Ardea Biosciences is a member of the AstraZeneca Group, located in San Diego, California. Ardea is leading the development of AstraZeneca’s gout portfolio, including ZURAMPIC and RDEA3170. RDEA3170 is a potent selective uric acid reabsorption inhibitor (SURI), also intended for use as a combination urate lowering therapy with xanthine oxidase inhibitors (XOIs). RDEA3170 is our lead investigational urate lowering therapy (ULT) in Asia and is currently entering a Phase IIb trial worldwide.

About AstraZeneca

AstraZeneca is a global, innovation-driven biopharmaceutical business that focuses on the discovery, development and commercialization of prescription medicines, primarily for the treatment of cardiovascular, metabolic, respiratory, inflammation, autoimmune, oncology, infection and neuroscience diseases. AstraZeneca operates in over 100 countries and its innovative medicines are used by millions of patients worldwide. For more information please visit: www.astrazeneca-us.com.

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REFERENCES

  1. Prescribing Information for ZURAMPIC. AstraZeneca Pharmaceuticals LP, Wilmington, DE.
  2. Saag K, et al. Lesinurad, A Selective Uric Acid Reabsorption Inhibitor, In Combination With Allopurinol: Results From A Phase III Study In Gout Patients Having An Inadequate Response To Standard Of Care (CLEAR 1). Presented at the 16th EULAR Annual European Congress of Rheumatology, Rome, Italy, June 10-13, 2015.
  3. Bardin T, et al. Lesinurad, A Selective Uric Acid Reabsorption Inhibitor, In Combination With Allopurinol: Results From A Phase III Study In Gout Patients Having An Inadequate Response To Standard Of Care (CLEAR 2). Presented at the 16th EULAR Annual European Congress of Rheumatology, Rome, Italy, June 10-13, 2015.
  4. Dalbeth N, et al. Lesinurad, a Novel Selective Uric Acid Reabsorption Inhibitor, in Combination With Febuxostat, in Patients With Tophaceous Gout: The CRYSTAL Phase III Clinical Trial. Presented at the 16th EULAR Annual European Congress of Rheumatology, Rome, Italy, June 10-13, 2015.
  5. Perez-Ruiz F, Herrero-Beites A. Evaluation and Treatment of Gout as a Chronic Disease. Adv Ther. 2012;29(11):935–946.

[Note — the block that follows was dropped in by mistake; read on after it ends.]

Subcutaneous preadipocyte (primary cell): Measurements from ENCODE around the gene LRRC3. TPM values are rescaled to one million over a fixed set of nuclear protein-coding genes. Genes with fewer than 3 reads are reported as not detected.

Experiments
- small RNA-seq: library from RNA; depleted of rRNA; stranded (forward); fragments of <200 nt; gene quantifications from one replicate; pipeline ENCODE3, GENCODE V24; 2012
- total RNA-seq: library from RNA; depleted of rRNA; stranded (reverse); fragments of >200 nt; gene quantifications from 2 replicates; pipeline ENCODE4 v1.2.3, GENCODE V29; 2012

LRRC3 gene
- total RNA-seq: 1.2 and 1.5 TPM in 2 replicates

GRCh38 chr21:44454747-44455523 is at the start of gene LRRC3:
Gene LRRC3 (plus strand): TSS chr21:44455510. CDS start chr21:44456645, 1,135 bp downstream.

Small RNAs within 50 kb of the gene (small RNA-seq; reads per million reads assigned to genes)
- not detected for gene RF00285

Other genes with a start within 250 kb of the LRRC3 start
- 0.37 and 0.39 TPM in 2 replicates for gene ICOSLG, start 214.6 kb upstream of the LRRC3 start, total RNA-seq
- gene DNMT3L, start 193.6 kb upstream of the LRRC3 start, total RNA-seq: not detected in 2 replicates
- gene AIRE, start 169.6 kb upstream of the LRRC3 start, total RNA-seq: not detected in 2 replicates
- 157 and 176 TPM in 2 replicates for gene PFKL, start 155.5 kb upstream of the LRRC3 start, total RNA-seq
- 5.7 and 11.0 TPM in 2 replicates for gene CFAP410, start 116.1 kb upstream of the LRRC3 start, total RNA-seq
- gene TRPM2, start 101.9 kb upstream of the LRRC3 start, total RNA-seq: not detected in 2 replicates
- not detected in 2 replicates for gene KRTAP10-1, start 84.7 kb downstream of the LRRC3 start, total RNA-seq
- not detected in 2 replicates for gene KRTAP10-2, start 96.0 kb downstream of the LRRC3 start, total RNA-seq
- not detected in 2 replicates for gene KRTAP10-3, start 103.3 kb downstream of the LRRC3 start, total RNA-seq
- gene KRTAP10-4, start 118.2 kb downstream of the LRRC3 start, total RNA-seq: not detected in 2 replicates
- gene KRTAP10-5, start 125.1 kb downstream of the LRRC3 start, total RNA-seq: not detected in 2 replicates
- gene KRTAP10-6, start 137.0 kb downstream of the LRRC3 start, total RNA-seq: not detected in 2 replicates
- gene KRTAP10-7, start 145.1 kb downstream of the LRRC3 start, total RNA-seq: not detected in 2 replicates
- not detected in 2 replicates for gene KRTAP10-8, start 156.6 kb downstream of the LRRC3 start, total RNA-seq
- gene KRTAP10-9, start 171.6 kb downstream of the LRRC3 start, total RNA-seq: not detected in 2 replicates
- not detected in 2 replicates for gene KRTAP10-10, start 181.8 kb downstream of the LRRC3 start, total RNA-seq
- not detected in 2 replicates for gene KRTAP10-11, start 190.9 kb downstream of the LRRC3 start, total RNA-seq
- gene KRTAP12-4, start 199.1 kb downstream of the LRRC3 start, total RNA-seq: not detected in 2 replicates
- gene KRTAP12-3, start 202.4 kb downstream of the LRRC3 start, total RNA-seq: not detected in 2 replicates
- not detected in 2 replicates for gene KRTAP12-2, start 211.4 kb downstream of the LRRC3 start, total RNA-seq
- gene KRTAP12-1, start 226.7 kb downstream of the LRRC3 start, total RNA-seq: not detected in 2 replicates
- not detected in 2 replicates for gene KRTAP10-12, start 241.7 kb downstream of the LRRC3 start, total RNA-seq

6. Schumacher HR. The pathogenesis of gout. Cleve Clin J Med. 2008;75(5):S2-S4.
  7. Zhu Y, et al. Prevalence of Gout and Hyperuricemia in the US General Population.Arthritis Rheum. 2011;63:3136–3141.
  8. Singh J, Akhras K, Shiozawa A. Comparative effectiveness of urate lowering with febuxostat versus allopurinol in gout; analyses from large U.S. managed care cohort.Arthritis Res Ther. 2015;17:120.
  9. Khanna D, et al. 2012 American College of Rheumatology guidelines for management of gout. Part 1: systematic nonpharmacologic and pharmacologic therapeutic approaches to hyperuricemia. Arthritis Care Res. 2012;64:1431-1446.
  10. Becker MA, Schumacher HR Jr, Wortmann RL, et al. Febuxostat compared with allopurinol in patients with hyperuricemia and gout. N Engl J Med. 2005;353(23):2450-2461.
  11. Becker MA, Schumacher HR, Espinoza LR, et al. The urate-lowering efficacy and safety of febuxostat in the treatment of the hyperuricemia of gout: the CONFIRMS trial.Arthritis Res Ther. 2010;12(2):R63.
  12. Schumacher HR Jr, Becker MA, Wortmann RL, et al. Effects of febuxostat versus allopurinol and placebo in reducing serum urate in subjects with hyperuricemia and gout: a 28-week, phase III, randomized, double-blind, parallel-group trial. Arthritis Rheum. 2008;59(11):1540-1548.
  13. Data on file, 3189402, AstraZeneca Pharmaceuticals LP.